Off-stage, Liw Tiam revealed that it was Master Cheng Yen’s indomitable spirit that had deeply touched her, and she immediately made a vow to turn vegetarian. Then she started attending vegetarian cooking classes, and bought vegetarian cookbooks that enabled her to prepare healthy vegetarian meals with minimal fuss. For the sake of today’s vegetarian exhibit, Liw Tiam had specially gone online to look up information on vegetarianism and environmentalism to share with others. When many of those present came to know about the environmental damage caused by a meat-based diet, many responded to the online “111 Ethical Eating Day” pledge.

A row of neatly lined up volunteers greeted the sight of visitors as they entered the grounds of the Vegetarianism Zone. Volunteers bowed politely to welcome the visitors and gave each of them a “Vegetarianism Promotion” card and a pledge card for “111 Ethical Eating Day”, to encourage them to join the global movement in reducing carbon footprints by changing their eating habits. On that day alone, 861 persons responded to the “111 Ethical Eating Day” pledge.

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Volunteers assisting the public to fill up their “111 Ethical Eating Day” pledge cards. Photo by Chua Teong Seng

“I started eating vegetarian for the sake of the environment; raising livestock wastes a lot of water and energy. At home, I use the water for washing fruits and vegetables to water my plants, and after the talk, I have a better understanding of how to keep a balanced vegetarian diet,” Ms Zhang Jia Min shared.

In front of the vegetarianism and environmentalism display board, four volunteers spoke tirelessly to the visitors about the benefits and importance of going vegetarian. The team was led by volunteer leader, Andrew Lim. They used the aid of a set of data to explain the detrimental effects of a meat-based diet on our environment, and helped people to know the difference in energy consumed for a meat-based diet compared to a vegetarian diet. For example, half a kilogram of beef requires more than 9,000 litres of water, whereas half a kilogram of wheat only requires 94 litres.

Faced with the challenges of a crowd with different views and opinions, Andrew Lim thought of an ingenious way to encourage people to go vegetarian. “If the audience doesn’t perceive the importance of environmental protection through their diet, then we will share how it is related to our health. For example, livestock raised for meat are injected with drugs, hence long-term consumption of such meat will lead to health problems.”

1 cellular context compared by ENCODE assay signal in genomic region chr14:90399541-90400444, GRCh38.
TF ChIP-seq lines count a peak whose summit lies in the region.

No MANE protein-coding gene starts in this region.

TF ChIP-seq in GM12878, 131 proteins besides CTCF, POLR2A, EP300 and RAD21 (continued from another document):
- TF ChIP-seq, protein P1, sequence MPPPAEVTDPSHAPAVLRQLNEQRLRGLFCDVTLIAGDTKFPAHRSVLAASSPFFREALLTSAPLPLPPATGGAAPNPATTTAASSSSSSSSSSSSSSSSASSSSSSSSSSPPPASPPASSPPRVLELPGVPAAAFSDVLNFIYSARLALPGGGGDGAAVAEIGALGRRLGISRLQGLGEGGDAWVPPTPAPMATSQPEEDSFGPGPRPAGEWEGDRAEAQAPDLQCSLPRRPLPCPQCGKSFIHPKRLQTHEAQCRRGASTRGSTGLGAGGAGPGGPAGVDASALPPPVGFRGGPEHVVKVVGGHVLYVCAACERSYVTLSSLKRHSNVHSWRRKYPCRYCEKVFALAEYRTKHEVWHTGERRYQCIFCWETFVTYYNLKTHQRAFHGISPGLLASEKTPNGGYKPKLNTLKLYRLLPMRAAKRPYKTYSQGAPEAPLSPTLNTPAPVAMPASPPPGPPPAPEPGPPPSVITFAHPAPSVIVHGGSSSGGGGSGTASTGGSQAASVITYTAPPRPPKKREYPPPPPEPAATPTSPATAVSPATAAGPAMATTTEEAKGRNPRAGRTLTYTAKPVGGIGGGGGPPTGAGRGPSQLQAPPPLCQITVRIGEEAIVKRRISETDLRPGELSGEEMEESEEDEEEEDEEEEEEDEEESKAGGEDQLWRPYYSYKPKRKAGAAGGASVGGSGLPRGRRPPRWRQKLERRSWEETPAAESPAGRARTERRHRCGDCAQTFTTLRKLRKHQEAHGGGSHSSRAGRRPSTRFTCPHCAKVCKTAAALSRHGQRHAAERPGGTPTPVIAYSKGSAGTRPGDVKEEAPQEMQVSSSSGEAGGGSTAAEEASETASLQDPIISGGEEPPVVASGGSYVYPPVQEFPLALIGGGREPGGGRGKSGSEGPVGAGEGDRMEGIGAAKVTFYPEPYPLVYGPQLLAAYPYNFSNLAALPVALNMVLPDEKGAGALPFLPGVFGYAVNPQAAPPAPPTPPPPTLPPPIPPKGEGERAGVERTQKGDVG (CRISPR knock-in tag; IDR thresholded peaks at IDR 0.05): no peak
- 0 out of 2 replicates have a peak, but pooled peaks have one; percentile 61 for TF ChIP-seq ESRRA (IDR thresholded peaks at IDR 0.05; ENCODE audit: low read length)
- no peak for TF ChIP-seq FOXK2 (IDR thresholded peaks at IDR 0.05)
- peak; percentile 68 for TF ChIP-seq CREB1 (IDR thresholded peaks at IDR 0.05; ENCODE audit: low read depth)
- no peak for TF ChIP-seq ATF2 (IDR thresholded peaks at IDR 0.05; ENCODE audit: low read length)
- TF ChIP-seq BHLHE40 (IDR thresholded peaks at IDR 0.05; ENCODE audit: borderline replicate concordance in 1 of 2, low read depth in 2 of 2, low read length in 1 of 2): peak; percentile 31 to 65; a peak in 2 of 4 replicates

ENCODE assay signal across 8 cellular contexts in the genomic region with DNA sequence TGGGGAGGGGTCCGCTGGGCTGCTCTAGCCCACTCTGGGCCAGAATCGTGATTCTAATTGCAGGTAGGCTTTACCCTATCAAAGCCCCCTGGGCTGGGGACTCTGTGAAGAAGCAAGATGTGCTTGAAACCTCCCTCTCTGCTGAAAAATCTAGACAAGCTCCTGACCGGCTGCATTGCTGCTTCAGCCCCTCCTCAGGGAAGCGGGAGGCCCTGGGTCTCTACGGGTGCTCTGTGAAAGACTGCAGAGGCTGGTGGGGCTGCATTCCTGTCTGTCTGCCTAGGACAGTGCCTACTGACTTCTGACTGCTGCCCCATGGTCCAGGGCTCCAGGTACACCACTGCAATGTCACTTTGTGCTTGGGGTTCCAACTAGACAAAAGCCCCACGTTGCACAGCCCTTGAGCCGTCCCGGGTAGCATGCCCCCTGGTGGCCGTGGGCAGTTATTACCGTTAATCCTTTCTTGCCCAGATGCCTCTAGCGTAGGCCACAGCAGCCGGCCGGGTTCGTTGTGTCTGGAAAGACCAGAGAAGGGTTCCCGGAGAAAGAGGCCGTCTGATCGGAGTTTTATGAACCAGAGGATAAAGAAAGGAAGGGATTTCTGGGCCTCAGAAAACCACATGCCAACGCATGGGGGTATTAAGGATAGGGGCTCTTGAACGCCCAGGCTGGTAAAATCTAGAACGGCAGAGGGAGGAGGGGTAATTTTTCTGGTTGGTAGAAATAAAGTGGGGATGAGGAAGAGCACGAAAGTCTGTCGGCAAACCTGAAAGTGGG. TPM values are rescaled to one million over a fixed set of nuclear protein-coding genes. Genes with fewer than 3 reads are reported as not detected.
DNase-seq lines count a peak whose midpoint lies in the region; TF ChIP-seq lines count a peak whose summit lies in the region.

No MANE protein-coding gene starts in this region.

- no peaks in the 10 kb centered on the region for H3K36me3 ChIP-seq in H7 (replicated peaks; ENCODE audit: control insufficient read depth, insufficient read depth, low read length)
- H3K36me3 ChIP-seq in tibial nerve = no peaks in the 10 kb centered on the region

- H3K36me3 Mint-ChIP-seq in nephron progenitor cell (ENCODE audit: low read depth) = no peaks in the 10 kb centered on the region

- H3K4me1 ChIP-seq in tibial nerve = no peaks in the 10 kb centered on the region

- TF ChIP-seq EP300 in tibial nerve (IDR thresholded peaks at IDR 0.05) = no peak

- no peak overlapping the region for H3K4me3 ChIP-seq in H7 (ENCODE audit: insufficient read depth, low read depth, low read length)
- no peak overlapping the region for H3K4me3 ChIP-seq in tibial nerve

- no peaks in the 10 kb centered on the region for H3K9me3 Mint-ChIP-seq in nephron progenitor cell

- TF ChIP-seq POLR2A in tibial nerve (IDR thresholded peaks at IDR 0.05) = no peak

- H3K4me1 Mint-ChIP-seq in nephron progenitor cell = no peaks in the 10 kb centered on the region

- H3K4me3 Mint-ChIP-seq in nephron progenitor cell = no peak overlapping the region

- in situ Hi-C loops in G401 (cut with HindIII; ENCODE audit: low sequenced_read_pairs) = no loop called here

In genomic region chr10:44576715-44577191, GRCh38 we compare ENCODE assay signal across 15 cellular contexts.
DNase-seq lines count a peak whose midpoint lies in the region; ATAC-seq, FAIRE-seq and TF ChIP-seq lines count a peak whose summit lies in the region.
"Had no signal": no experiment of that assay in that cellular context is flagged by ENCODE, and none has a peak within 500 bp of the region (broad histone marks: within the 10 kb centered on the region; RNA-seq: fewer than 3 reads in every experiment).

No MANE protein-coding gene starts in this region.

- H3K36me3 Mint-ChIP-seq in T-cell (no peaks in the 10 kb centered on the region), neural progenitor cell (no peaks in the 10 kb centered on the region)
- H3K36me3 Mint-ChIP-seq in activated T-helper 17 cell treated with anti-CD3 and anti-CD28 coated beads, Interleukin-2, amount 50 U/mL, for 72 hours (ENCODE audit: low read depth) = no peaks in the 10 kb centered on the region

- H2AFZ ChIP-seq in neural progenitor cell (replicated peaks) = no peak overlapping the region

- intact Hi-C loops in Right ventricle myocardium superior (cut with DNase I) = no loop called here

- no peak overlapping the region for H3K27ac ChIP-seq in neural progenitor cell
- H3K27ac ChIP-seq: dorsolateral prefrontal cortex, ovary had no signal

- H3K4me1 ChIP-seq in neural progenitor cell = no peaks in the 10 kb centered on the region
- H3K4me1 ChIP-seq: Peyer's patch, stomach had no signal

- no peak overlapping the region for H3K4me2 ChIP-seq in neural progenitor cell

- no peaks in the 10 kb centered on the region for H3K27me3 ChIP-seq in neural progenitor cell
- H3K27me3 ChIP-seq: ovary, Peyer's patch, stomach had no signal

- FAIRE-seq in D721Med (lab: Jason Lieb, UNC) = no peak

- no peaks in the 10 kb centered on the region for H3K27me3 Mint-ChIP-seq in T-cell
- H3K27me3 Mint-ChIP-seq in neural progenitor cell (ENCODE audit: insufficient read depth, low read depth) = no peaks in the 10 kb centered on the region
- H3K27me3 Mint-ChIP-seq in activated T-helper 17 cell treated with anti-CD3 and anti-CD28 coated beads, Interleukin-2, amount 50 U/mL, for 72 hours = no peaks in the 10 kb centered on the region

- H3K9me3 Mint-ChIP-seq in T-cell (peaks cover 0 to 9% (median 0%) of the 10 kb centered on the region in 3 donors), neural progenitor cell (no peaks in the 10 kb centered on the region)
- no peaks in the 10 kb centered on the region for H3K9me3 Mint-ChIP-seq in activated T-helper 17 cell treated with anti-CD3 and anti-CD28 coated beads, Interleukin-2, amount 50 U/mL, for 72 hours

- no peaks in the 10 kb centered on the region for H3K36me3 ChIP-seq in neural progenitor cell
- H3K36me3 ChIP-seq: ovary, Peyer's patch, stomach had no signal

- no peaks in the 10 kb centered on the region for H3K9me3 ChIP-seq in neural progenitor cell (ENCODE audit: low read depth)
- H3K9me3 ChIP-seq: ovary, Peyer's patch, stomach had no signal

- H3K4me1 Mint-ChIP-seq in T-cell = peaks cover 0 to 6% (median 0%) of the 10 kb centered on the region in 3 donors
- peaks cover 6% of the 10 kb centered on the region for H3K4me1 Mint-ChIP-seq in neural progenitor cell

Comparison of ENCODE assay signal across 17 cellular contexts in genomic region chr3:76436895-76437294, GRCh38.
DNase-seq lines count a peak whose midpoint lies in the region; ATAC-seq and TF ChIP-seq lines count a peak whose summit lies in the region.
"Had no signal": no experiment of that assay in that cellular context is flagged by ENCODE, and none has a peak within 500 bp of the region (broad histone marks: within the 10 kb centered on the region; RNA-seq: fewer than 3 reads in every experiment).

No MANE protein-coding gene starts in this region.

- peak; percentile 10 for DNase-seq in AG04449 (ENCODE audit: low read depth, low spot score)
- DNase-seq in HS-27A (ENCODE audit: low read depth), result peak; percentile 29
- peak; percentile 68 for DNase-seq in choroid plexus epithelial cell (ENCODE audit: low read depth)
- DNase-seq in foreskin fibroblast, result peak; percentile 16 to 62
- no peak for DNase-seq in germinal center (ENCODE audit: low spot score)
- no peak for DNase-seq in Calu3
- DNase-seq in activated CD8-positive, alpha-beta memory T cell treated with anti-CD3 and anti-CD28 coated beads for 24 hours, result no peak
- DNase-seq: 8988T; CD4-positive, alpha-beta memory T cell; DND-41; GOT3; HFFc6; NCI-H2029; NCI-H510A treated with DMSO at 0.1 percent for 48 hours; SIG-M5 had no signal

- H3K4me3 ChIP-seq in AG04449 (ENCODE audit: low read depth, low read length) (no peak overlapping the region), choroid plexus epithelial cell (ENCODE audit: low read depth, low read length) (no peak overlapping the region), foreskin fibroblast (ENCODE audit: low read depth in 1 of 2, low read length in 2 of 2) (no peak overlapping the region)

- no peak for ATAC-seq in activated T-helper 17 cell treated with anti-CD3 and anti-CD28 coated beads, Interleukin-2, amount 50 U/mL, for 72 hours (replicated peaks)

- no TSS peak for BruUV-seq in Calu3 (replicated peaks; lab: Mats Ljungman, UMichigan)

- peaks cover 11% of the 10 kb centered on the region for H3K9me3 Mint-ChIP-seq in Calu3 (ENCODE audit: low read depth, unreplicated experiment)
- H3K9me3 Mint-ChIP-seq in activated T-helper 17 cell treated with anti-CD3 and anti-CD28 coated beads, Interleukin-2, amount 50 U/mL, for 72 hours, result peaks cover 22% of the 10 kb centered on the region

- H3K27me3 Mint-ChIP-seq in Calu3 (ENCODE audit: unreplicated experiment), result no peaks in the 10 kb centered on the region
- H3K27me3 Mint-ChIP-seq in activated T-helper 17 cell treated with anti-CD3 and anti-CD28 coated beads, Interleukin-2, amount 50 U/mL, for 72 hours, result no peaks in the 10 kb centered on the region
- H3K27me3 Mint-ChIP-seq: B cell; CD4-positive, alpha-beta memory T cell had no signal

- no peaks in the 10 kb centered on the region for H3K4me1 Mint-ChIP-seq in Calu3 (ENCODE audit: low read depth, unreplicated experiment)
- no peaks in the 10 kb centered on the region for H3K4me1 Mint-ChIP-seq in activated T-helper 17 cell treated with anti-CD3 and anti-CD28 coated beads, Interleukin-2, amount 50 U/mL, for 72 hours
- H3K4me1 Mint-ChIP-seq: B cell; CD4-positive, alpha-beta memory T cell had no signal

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Volunteer leader Andrew Lim uses plain and simple language to explain to a young boy about the differences in energy consumption between a meat and a vegetarian diet. Photo by Tay Wei Xian

Incorporating Vegetarianism into Daily Life

“Actually, it is not difficult to go vegetarian. You just have to replace meats with vegetables, all the other ingredients remain the same. My blood circulation has improved after switching to a vegetarian diet, the pains in my legs have gradually subsided, and I feel more energetic nowadays,” said Mr Subramaniam, who first received financial aid for his medical expenses from Tzu Chi four years ago while he was incarcerated. Since his release from the prison, he has taken part twice in the Buddha Bathing Ritual organized by Tzu Chi.

Ms Zheng Yu Lan has been a vegetarian for five years. Even though she is the only person at home who is fully vegetarian, she has persevered in her practice. Unknowingly, she gradually influenced her oldest daughter to go vegetarian, too. Ms Zheng Yu Lan’s encounter with Tzu Chi started five years ago when Tzu Chi launched the 30-day “Awakening” card to promote a wider practice of vegetarianism. Although she had the wish to turn vegetarian many years before, there wasn’t a push factor. But after she received the “Awakening” card, she decided to go vegetarian. She felt that her temperament improved after she became vegetarian, and she has also become more patient.

Recycling volunteer Mr Fan Yu Zhong came with his family to participate in the Buddha Bathing Ritual. He felt that his health has improved after his change of diet, and shared, “My father’s health has improved after adopting a vegetarian diet. I also feel that my digestive system has improved; it’s easier to pass motion. Nowadays, the first thing I do in the morning is to pass motion.” Fan also felt that vegetarianism is an expression of compassion, “It is really cruel to kill living creatures for food!”

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A volunteer shows a visitor how to download a mobile App titled “HappyCow”, to inquire about the availability of vegetarian restaurants in each country and other resources about vegetarianism. Photo by Tay Wei Xian

With the advancement and popularity of smartphone technology, almost anyone owns a smartphone nowadays. Volunteers thus introduced to the visitors a mobile App called “HappyCow”, so that they can easily search for vegetarian eateries located island-wide as well as overseas.

“I hope that it will become easier for people to find a vegetarian eatery. Currently, Singapore has over 500 vegetarian eateries offering various types of vegetarian cuisines, such as vegan, ovo-lacto vegetarian, Western, Chinese, Japanese, Korean, Thai, etc. They also come in different price categories,” shared Yanti, another volunteer. She hoped that more people would be inspired to go vegetarian, be happy with their new diet, and eat at ease.